3. Liquidity planning
- Do you have enough liquid funds to pay your bills at all times?
- Do you have a seasonal business and are lacking year-round customers e.g. companies that sell products for holidays, summer-time, back-to-school?
Work through various scenarios. Make the most of Excel by copying entire worksheets and playing with the numbers.
- How do the numbers change when you take a more optimistic or cautious approach?
- How do your plans look in the best- and worst-case scenario?
Starting a business as a team can have advantages. If you start a company with one or several people you can:
- divide tasks according to people’s expertise.
- share the workload.
- jointly raise the necessary equity.
On the other hand, coordination and decision-making processes can be more difficult in a team and lead to conflict. The composition of a team is key to determining success, because in addition to complementary skills there also needs to be shared understanding of roles and objectives.
Team Canvas – starting well together
Team Canvas offers a good way to consider how a team will work together in advance. The basic version for starting a team/project (PDF) aims to help users achieve clarity on visions, goals, skills, and strengths, reflect on values and guiding principles, and define decision-making and coordination processes. There is also an expanded Canvas version for management of finer points, coordination, and conflict resolution (PDF). There is a detailed English-language guide to using the Team Canvas (PDF).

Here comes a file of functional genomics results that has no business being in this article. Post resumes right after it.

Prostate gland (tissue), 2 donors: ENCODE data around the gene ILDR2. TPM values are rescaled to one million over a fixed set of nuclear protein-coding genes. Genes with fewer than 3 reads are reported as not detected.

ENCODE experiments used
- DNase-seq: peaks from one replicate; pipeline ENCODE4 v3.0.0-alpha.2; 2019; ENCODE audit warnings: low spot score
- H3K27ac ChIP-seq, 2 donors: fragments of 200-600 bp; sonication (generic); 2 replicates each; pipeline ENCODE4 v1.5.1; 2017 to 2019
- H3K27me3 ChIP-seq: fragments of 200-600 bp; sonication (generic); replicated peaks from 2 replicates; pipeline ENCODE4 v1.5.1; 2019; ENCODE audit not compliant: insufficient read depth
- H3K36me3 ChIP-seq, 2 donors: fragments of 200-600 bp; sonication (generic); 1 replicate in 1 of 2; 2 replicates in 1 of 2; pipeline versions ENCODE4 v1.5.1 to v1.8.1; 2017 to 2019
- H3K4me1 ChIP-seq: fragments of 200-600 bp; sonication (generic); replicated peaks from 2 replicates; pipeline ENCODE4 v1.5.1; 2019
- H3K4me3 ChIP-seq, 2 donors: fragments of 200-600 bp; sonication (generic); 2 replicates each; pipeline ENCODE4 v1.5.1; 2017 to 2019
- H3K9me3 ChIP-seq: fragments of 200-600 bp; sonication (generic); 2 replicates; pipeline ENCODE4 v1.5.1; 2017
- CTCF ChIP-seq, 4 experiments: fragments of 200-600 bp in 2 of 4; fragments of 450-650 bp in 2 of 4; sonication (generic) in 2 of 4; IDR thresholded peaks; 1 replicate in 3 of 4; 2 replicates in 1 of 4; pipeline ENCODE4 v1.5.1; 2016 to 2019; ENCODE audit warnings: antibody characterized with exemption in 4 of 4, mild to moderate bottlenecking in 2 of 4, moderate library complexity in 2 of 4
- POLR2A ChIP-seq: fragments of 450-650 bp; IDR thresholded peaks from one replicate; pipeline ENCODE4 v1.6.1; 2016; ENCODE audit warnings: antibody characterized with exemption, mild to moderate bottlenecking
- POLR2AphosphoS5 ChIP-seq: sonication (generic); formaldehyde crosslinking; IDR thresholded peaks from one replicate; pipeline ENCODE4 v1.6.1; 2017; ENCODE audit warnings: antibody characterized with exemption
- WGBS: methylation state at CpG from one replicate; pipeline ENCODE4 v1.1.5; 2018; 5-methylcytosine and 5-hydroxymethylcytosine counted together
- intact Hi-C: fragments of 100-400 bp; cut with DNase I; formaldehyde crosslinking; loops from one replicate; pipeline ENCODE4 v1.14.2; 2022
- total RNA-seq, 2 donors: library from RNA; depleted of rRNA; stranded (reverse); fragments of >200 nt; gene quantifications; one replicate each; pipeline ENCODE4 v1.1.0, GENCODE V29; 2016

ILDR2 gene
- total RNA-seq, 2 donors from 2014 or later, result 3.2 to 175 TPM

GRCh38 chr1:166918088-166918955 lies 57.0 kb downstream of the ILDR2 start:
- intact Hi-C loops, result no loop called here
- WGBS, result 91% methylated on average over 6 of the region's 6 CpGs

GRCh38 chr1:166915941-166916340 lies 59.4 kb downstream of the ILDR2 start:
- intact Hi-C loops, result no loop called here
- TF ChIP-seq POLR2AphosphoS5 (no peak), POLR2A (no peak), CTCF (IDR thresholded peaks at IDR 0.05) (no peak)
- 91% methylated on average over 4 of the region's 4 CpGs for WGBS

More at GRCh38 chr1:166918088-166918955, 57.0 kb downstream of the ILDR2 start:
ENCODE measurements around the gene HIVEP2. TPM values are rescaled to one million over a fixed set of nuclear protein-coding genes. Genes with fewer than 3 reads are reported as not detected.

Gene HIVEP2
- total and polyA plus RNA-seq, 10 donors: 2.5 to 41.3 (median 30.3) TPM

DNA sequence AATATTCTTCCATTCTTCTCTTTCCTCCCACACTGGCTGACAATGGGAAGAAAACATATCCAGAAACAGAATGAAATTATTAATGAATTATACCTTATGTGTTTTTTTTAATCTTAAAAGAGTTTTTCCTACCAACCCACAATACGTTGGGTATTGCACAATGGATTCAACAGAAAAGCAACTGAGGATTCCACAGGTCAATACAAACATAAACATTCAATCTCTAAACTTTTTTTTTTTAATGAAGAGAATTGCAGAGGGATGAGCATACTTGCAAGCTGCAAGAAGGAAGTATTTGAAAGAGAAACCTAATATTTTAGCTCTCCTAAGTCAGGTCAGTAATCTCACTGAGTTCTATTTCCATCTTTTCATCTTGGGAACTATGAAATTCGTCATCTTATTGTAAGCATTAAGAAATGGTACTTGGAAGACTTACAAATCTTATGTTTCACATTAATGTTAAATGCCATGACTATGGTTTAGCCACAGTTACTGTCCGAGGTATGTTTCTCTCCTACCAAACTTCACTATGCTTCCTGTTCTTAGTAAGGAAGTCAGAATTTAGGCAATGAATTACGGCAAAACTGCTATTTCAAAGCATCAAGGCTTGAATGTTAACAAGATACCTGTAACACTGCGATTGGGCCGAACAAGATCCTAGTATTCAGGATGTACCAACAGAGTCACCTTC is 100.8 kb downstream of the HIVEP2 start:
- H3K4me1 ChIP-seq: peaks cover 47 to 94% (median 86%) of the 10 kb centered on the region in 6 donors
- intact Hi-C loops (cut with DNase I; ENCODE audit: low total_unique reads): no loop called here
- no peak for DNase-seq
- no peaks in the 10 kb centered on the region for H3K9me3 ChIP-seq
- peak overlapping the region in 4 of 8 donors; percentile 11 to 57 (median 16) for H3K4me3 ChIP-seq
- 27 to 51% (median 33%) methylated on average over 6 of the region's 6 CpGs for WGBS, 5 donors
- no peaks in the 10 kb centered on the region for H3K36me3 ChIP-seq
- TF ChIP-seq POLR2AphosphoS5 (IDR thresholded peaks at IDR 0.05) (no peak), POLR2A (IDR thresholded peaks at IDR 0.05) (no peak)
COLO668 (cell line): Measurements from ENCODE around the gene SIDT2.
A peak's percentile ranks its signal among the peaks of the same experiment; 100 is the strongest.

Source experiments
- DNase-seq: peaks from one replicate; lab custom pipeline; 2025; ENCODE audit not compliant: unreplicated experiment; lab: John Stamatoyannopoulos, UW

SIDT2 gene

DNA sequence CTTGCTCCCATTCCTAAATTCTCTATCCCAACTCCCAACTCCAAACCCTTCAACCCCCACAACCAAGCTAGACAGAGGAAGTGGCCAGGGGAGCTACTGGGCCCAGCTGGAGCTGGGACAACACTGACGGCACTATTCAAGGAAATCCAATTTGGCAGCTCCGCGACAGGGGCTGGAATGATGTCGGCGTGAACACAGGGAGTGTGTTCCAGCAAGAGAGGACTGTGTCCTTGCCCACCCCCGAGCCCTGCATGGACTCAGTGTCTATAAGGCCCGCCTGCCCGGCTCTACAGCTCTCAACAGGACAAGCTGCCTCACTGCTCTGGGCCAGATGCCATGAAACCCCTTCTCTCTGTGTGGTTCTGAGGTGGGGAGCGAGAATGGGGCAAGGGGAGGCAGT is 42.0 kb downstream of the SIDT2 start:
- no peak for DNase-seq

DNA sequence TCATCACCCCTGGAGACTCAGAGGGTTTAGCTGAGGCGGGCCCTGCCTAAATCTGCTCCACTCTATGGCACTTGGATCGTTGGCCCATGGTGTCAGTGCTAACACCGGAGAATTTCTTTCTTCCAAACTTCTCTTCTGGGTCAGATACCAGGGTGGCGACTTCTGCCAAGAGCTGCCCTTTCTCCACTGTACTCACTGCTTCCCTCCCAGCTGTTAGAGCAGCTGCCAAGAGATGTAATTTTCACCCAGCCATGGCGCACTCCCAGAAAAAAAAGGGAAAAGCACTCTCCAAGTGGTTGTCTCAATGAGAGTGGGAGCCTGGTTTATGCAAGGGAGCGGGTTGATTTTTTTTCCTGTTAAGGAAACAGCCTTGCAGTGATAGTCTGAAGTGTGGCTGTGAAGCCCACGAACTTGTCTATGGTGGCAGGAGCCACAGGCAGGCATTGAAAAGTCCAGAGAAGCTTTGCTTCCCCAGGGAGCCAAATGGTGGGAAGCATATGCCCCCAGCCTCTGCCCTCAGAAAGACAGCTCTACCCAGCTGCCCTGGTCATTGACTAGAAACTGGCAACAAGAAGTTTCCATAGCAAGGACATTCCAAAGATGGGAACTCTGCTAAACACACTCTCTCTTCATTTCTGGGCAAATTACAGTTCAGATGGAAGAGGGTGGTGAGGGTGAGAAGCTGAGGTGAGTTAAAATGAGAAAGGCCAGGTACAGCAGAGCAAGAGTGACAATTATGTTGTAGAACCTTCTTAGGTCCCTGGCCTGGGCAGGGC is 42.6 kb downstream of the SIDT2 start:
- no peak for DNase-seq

The joint business plan – for comprehensive team coordination
Jointly developing a business plan is another good step, so as to compare the team’s long- and short-term goals with respect to self-employment and to agree on how tasks will be shared.
Partnership agreement – to be on the safe side
Furthermore, a partnership agreement is also a good idea, to determine, for example, how somebody can leave the founding team if their circumstances change due to new goals, moving home, starting a family, illness, etc. How can people fairly go their separate ways if a crisis occurs and how will profit or loss be shared in that case? The more clearly this is specified, the less potential there is for conflict if such a scenario occurs. A template for a civil law partnership (GbR-Gesellschaftsvertrag) [in German] is available, for example, from the Chamber of Commerce and Industry Munich.
Legal forms for business partnerships
Options include partnership forms such as a GbR, OHG or KG or a corporation, such as a UG (haftungsbeschränkt), a GmbH or an Aktiengesellschaft (AG). Gain an overview of the most popular legal forms.
Start thinking about how you will sell your product or service before you start the business. In the marketing concept, pool together your plans and strategies for your product or service range, price structure, sales, and advertising and communication.
The local Chamber of Commerce and Industry (IHK) has published an online guide to give you an overview of marketing and sales.
The terms “Freiberufler“, “freelancer” and “self-employed” are often confused and used as synonyms.
Please note: Self-employed people in Germany are
- either business people [Gewerbetreibende] with an activity that is classified as a trade or a business [Gewerbe]
- or members of the liberal professions [Freiberufler] with an activity that is classified as a liberal profession [Freier Beruf]
Different rules apply to these two categories.
It is very important that you distinguish between these two types of new businesses and find out which one is right for you. Read on here